Have you ever experienced an earthquake? Because many earthquakes are small and can go by unnoticed, the answer for most people is yes. A common misconception about earthquakes is that they are always associated with ruptured pavement, collapsed buildings, and injured people trapped under rubble. These images are based on history’s largest, most devastating earthquakes. As significant as these events may seem, seismologists spend an equal amount of time studying the little earthquakes we may never even feel.
There are small earthquakes occurring constantly around the globe, with about twelve thousand to fourteen thousand recorded each year. To sort through all of this data, researchers have developed a variety of new techniques. A collaboration between California universities has been working to each develop their own new technology. One of these techniques, called Fingerprint and Similarity Thresholding (FAST), adapts technology used in audio-clip identification to search for previously undiscovered earthquakes. The FAST algorithm is now being used to detect small earthquakes in under-researched areas across the globe.
Earthquakes are recorded through a seismic network, which measures the movement of the ground at particular sites. Each individual seismograph collects data that reflects the intensity of the vibrations beneath the instrument. Traditionally, an event must be recorded at a minimum of four different seismic stations to be included in an earthquake catalog, which contain information on the location, magnitude, and origin of all known earthquakes.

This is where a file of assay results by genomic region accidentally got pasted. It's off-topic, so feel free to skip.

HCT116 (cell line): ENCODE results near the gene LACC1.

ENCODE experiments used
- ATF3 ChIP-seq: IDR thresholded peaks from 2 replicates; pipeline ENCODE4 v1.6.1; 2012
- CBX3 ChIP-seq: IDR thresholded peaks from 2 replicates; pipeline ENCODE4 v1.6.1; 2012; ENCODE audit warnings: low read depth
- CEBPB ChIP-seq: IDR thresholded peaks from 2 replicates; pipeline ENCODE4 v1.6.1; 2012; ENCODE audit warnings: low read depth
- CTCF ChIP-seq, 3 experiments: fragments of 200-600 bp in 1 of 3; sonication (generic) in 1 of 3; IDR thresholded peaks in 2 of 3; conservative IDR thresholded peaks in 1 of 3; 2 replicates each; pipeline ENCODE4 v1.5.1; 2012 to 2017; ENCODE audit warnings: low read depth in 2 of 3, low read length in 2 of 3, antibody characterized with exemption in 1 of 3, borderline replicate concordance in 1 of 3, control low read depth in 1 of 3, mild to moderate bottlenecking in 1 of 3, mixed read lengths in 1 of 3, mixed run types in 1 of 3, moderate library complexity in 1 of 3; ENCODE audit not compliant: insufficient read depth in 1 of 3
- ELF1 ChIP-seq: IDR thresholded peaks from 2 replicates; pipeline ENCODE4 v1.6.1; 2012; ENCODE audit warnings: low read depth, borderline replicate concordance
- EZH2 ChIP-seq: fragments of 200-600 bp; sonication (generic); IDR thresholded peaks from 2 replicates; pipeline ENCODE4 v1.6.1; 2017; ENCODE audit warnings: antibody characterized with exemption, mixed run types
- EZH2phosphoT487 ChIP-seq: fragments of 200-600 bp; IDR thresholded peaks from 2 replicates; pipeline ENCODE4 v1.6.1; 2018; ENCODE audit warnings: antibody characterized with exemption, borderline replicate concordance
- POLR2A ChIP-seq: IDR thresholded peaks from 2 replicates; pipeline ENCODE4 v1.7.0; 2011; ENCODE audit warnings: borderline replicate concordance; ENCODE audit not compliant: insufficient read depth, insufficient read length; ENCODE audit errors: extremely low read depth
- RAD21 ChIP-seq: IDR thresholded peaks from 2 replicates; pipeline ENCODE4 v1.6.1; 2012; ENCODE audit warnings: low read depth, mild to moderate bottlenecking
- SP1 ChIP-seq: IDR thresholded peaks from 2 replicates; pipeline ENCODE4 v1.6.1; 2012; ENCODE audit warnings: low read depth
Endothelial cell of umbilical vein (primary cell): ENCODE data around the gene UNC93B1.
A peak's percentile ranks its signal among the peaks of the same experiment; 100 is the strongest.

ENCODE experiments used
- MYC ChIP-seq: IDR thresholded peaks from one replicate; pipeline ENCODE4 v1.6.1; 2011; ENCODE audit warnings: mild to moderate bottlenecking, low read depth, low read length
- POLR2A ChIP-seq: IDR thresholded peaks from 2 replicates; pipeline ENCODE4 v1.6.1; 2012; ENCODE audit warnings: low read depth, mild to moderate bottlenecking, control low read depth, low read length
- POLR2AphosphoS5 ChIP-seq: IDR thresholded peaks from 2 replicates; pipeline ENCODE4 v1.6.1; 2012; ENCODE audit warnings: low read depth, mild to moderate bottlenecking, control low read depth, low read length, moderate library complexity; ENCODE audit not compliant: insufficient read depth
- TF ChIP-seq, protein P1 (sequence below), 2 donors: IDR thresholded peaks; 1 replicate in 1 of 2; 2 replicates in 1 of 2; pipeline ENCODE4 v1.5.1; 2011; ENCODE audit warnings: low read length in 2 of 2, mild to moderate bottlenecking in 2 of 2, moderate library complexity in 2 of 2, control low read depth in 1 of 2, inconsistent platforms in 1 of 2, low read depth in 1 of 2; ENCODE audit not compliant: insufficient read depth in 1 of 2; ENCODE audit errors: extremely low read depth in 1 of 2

While a wealth of seismic data is available from these networks, the data is often contaminated by surrounding background noise, from a helicopter preparing for takeoff to a construction worker using a jackhammer on concrete. The FAST project aimed to detect earthquakes of magnitude 2.0 or below, which often risk being overlooked in seismic data catalogs. Researchers are hoping that expanding the study of small earthquakes will improve seismic monitoring technology, find previously unknown faults, and perhaps provide the tools for predicting earthquakes in the future or at least better understanding what they may look like.
How FAST works
FAST builds on the currently used “template-matching” technique of earthquake detection, which searches seismic data for signals that match those of known earthquakes. This method works well when researchers know what signals to look for. Thus, it is most effective in commonly studied areas, such as Southern California, where a template has been previously established. FAST goes beyond this method by creating “fingerprints” of seismic data, then using a computer algorithm to search through massive datasets for similar items that match. The fingerprints are rarely identical but sometimes are similar enough to be matched. Similar algorithms are already being used for a variety of purposes, from detecting plagiarism in documents to identifying certain music based on similar audio clips.